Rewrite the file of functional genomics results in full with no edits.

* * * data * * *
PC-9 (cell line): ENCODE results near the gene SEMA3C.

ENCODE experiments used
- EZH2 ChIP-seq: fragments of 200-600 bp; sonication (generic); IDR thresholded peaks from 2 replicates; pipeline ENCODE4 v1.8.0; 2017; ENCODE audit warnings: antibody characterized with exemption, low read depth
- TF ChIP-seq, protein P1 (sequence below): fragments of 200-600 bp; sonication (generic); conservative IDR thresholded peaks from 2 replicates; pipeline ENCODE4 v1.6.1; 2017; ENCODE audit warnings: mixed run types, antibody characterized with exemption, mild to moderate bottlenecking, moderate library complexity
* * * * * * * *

PC-9 (cell line): ENCODE results near the gene SEMA3C.

ENCODE experiments used
- EZH2 ChIP-seq: fragments of 200-600 bp; sonication (generic); IDR thresholded peaks from 2 replicates; pipeline ENCODE4 v1.8.0; 2017; ENCODE audit warnings: antibody characterized with exemption, low read depth
- TF ChIP-seq, protein P1 (sequence below): fragments of 200-600 bp; sonication (generic); conservative IDR thresholded peaks from 2 replicates; pipeline ENCODE4 v1.6.1; 2017; ENCODE audit warnings: mixed run types, antibody characterized with exemption, mild to moderate bottlenecking, moderate library complexity